This one thing sent me insane EVERY NIGHT! It was his snoring, and EVERY NIGHT was the same!
I’d be woken by my husband’s snoring. It was so loud, even the kids could hear it, which meant they had broken sleep too! I elbowed him, I poked him in the ribs, until he rolled over, I called out “For God’s Sake STOP SNORING”, I pinched his nose, I shook his arms, I tossed and turned and put my pillow over my ears.
I even slept with earplugs EVERY NIGHT and after years of that had chronic tenderness from earplug pressure. They didn’t work because I could still hear him but the snoring was worse without them.
If I did manage to get him to turn onto his side, it didn’t last for long.
Then one night I was desperate for sleep and put a pillow over his face and held it there. Now I wasn’t trying to kill him but I was desperate, exhausted, and needed the snoring to stop. THE VERY NEXT MORNING when I reminded him he was snoring yet again, I asked him did he know what I did. His answer…’ you put a pillow over my face’… He was NOT amused!
Snoring happens when the airway is narrowed as the tissue in the throat, soft palate (roof of the mouth at the back) and tongue relax as you enter a deeper sleep phase. The airflow then has a narrower passage and becomes more forceful. The result is the tissue vibrates causing that familiar snoring sound.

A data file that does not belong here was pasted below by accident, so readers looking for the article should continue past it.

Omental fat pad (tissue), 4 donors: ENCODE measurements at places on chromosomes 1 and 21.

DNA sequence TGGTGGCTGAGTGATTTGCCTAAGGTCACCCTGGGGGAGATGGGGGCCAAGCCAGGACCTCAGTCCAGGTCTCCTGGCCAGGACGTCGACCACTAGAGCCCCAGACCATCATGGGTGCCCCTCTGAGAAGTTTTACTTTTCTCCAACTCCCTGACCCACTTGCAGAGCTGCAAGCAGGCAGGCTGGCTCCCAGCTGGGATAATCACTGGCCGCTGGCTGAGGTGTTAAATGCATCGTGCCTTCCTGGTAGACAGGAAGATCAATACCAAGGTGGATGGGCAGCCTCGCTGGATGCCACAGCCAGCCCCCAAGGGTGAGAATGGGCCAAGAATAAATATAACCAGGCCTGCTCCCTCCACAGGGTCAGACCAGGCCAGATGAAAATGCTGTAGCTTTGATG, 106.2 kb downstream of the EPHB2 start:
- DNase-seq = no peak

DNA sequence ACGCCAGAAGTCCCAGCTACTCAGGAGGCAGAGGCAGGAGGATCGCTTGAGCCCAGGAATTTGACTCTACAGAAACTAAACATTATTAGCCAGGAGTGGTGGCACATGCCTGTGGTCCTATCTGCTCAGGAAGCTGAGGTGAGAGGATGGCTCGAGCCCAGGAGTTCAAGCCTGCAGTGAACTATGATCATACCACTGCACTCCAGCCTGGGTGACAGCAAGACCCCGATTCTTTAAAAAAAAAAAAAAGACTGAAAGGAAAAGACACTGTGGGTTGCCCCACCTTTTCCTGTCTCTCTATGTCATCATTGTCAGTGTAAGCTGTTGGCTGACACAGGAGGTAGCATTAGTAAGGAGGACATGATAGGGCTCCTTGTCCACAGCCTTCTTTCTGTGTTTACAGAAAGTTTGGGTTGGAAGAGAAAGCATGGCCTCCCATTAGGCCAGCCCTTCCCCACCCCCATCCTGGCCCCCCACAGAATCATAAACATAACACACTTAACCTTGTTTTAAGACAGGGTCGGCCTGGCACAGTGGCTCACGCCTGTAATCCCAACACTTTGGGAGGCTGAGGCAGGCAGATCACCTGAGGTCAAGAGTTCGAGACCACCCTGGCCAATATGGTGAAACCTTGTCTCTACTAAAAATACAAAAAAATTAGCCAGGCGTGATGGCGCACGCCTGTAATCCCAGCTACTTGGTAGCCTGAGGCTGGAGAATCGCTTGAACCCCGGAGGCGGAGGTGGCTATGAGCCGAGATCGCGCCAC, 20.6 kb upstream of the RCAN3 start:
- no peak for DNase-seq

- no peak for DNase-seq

Around 70% of snorers suffer OSA – Obstructive Sleep Apnoea. Characteristically the snoring is loud and then silent as breathing stops or nearly stops. Increased carbon dioxide initiates the body’s desire to take a sudden breath which may accompany a loud snort, gasp, and awakening. This pattern can be repeated many times throughout the night and multiple times every hour.
Do you have OSA?
Some things which may alert you to the fact that you have obstructive sleep apnea include snoring, excessive sleepiness in the daytime, waking with a dry sore throat, chest pain, high blood pressure, and your partner reporting that you stop breathing for short periods.
What you can do about snoring…
If you are the snorer, losing weight can help as less fatty tissue around the neck eases pressure on the airway. Alcohol close to bedtime is best avoided as it relaxes muscles and can contribute to a floppy airway. Your mouth anatomy may show a large uvula – that triangular piece of tissue hanging from the centre of your throat and narrows the space in your throat. Blocked sinuses, allergy, and nasal deviation can all contribute, too. Family history of sleep apnoea is also a part of the diagnosis.
Sleep studies are the best way to find out if you have OSA and treatment via at-home CPAP may well be your answer to a good night’s sleep.
As for me, he didn’t have sleep apnea but I had insomnia from his snoring. What I didn’t know way back then, was that I was going to become a nurse sleep specialist. How I wish I had developed the nigh nigh sleepband. It would have drowned out his snores (or CPAP machine) and saved my sleep and my marriage!
sources – https://www.mayoclinic.org/diseases-conditions/snoring/symptoms-causes/syc-20377694